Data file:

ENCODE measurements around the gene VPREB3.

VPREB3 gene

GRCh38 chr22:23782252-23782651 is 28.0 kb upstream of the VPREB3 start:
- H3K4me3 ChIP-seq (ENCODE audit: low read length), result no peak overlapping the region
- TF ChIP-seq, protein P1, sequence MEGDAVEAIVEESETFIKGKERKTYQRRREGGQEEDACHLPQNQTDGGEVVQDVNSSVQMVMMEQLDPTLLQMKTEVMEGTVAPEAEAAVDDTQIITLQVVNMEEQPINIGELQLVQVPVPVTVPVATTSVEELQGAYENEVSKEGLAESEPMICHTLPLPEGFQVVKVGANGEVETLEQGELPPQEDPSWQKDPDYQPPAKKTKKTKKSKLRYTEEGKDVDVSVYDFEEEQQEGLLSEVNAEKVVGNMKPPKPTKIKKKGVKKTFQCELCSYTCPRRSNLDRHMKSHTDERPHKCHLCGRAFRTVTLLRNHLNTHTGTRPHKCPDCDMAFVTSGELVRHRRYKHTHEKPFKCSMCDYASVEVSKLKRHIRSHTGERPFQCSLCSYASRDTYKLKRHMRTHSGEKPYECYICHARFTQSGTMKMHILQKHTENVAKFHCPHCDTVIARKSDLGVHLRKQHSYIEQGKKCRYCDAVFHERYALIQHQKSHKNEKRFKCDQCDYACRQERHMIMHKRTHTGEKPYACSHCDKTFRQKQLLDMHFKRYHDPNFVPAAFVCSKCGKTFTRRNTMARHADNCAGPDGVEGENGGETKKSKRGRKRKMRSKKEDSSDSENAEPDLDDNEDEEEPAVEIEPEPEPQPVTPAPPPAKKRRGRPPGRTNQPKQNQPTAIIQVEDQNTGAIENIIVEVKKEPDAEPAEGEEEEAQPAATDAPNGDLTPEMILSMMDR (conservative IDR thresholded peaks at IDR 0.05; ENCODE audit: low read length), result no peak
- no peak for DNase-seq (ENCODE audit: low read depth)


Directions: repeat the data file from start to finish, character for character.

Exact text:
ENCODE measurements around the gene VPREB3.

VPREB3 gene

GRCh38 chr22:23782252-23782651 is 28.0 kb upstream of the VPREB3 start:
- H3K4me3 ChIP-seq (ENCODE audit: low read length), result no peak overlapping the region
- TF ChIP-seq, protein P1, sequence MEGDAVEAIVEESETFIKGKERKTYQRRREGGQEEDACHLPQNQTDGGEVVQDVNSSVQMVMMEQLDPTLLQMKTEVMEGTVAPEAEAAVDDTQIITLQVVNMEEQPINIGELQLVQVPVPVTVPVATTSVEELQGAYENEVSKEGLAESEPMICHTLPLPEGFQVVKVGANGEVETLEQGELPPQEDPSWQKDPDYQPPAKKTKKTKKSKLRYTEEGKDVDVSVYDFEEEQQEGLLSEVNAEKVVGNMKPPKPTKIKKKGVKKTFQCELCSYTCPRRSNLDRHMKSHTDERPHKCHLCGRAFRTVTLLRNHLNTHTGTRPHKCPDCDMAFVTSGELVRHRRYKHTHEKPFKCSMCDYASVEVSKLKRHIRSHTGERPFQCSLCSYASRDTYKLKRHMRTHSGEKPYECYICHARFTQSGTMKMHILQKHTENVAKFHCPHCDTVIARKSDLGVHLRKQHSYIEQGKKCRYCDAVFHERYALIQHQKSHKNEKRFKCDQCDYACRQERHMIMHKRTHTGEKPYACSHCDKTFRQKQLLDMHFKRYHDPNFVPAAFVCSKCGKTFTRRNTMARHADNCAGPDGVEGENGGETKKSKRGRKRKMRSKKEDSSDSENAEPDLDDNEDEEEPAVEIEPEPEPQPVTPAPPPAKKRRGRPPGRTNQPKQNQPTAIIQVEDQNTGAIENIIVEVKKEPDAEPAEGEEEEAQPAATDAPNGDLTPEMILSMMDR (conservative IDR thresholded peaks at IDR 0.05; ENCODE audit: low read length), result no peak
- no peak for DNase-seq (ENCODE audit: low read depth)